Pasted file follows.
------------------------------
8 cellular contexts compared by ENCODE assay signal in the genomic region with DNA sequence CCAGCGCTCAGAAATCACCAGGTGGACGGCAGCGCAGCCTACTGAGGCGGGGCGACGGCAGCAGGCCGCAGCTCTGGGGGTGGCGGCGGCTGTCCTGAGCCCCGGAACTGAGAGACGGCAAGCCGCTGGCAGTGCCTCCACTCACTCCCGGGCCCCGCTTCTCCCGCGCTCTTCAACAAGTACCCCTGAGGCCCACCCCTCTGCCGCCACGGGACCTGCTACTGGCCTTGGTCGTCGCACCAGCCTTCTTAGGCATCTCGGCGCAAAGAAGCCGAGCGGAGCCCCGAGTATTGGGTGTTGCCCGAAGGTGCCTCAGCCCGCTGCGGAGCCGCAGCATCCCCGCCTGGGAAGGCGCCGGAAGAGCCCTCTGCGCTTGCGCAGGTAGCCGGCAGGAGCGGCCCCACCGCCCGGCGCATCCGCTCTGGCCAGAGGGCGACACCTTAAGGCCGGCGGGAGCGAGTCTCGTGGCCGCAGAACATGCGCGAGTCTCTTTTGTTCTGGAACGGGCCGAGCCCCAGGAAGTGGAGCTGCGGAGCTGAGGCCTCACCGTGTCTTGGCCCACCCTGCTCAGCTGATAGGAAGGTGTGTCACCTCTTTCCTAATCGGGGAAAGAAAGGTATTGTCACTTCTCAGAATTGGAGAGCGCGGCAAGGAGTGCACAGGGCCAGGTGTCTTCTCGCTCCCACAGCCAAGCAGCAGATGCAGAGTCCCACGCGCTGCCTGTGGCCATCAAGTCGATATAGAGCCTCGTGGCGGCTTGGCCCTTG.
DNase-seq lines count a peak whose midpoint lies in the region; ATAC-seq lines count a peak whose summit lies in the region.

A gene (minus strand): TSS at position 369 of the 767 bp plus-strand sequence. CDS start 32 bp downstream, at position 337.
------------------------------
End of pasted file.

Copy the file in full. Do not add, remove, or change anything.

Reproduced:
8 cellular contexts compared by ENCODE assay signal in the genomic region with DNA sequence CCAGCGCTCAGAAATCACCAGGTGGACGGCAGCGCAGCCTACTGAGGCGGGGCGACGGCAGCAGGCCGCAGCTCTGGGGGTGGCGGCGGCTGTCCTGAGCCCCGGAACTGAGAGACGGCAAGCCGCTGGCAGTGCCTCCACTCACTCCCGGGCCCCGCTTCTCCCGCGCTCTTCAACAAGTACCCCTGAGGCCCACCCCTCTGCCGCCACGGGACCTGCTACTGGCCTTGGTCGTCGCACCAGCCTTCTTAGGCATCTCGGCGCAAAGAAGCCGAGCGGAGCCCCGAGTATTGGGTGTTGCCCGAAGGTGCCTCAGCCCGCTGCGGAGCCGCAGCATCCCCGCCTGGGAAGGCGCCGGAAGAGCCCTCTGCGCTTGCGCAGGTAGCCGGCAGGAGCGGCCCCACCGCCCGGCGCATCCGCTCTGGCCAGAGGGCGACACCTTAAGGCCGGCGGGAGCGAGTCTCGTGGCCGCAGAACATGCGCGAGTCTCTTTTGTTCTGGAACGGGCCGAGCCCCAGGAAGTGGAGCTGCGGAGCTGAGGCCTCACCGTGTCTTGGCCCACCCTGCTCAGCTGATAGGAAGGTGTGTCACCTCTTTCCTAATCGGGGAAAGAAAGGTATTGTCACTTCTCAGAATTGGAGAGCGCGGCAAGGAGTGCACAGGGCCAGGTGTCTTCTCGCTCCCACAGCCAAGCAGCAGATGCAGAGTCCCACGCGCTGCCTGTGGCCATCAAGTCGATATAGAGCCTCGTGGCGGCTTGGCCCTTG.
DNase-seq lines count a peak whose midpoint lies in the region; ATAC-seq lines count a peak whose summit lies in the region.

A gene (minus strand): TSS at position 369 of the 767 bp plus-strand sequence. CDS start 32 bp downstream, at position 337.